**TEXT(C5, “0.0E+0”)**: This part converts the value in cell**C5**to a text format using the “**0E+0**” format, ensuring that it is displayed in scientific notation.**FIND(“E”, TEXT(C5, “0.0E+0”))**: The**FIND**function locates the position of the letter “**E**” within the text generated in step 1, identifying where the exponent starts.**LEN(TEXT(C5, “0.0E+0”))**: The**LEN**function determines the length of the text generated in step 1, giving us the total number of characters.**LEN(TEXT(C5, “0.0E+0”))-FIND(“E”, TEXT(C5, “0.0E+0”))**: By subtracting the position of “**E**” (from step 2) from the total number of characters (from step 3), we obtain the length of the exponent.**RIGHT(TEXT(C5, “0.0E+0”), LEN(TEXT(C5, “0.0E+0”))-FIND(“E”, TEXT(C5, “0.0E+0”))**): We used the**RIGHT**function to extract the rightmost characters from the text generated in step 1, starting from the position we determined in step 4. This gives us the exponent.**D5*10^(RIGHT(TEXT(C5, “0.0E+0”), LEN(TEXT(C5, “0.0E+0”))-FIND(“E”, TEXT(C5, “0.0E+0”))))**: This part multiplies the value in cell**D5**with**10**raised to the power of the exponent obtained in step 5, effectively calculating the value without the scientific notation.**ROUND(D5*10^(RIGHT(TEXT(C5, “0.0E+0”), LEN(TEXT(C5, “0.0E+0”))-FIND(“E”, TEXT(C5, “0.0E+0”)))), 2)**: We used the**ROUND**function to round the result obtained in step 6 to two decimal places.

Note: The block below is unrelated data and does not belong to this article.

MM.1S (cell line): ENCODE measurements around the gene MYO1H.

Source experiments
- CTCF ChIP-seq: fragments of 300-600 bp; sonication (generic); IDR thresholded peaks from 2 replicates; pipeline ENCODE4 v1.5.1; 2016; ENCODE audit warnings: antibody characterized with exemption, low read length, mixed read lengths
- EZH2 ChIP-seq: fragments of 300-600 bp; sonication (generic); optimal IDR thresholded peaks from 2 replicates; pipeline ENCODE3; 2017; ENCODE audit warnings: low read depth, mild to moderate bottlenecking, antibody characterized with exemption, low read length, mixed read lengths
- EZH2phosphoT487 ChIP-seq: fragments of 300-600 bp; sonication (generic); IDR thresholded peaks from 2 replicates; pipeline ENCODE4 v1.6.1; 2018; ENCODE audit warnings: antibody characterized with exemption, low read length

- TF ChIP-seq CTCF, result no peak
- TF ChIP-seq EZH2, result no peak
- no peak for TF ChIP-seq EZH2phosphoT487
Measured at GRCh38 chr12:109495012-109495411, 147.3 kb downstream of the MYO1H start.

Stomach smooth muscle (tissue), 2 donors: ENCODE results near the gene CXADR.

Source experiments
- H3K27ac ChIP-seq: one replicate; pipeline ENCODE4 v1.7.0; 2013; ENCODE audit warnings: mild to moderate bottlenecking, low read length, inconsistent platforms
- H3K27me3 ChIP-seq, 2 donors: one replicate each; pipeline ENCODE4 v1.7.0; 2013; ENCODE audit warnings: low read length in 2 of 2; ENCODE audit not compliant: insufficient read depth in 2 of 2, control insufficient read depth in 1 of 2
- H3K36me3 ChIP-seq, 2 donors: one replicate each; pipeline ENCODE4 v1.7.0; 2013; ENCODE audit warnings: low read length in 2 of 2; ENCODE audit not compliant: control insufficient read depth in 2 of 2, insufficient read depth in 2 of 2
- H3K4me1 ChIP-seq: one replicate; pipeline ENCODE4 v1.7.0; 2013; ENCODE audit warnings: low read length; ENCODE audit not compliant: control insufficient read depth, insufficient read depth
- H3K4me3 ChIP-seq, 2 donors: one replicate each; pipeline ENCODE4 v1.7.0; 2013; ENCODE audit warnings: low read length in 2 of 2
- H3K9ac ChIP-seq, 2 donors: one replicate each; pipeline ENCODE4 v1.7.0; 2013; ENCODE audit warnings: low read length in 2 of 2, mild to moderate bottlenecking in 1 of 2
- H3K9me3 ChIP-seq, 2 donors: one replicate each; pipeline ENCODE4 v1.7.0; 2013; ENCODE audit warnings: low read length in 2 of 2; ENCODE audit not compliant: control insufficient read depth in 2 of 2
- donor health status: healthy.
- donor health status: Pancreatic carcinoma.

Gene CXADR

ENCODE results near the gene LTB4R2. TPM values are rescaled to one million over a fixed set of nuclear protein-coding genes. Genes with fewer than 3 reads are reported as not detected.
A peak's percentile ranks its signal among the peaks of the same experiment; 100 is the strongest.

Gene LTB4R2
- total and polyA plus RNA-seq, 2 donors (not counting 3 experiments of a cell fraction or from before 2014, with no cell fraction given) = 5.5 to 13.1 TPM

### 5. Use of Copy Paste Options to Convert Scientific Notation to Numbers Without e

There’s an absolutely easy way to do the task. We will simply copy the number with scientific notation and paste them as values. Let’s see the procedures. As it’s a kind of manual process so not feasible for a large dataset.

- Firstly, select the cells with data and copy them by pressing
**Ctrl + C**.

- Afterward, right-click on the cell where you want the result to appear.
- Finally, select
**Paste as Values**from the**Paste Special**option of the**context menu**.

- As a result, you will see the numbers don’t have the scientific notation any more.

### 6. Apply Custom Number Format to Convert Scientific Notation Without e

You can also change the number format of the cells before entering the data to remove scientific notation **e**. Follow the instructions.

- Firstly, select the cells with data. Go to
**Number Format**box of the ribbon, and select**More Number Formats**.

- Then, select
**Number**from the number format tab and choose your required decimal values. Press**OK**.

- Finally, you will see the number without
**e**.

### 7. Insert Apostrophe Before Number to Remove e

There’s another way to remove scientific notation. We can insert an **apostrophe **“**‘**” sign before the number to do that. Remember we will convert the numbers to text format and that’s why it will remove the scientific notation.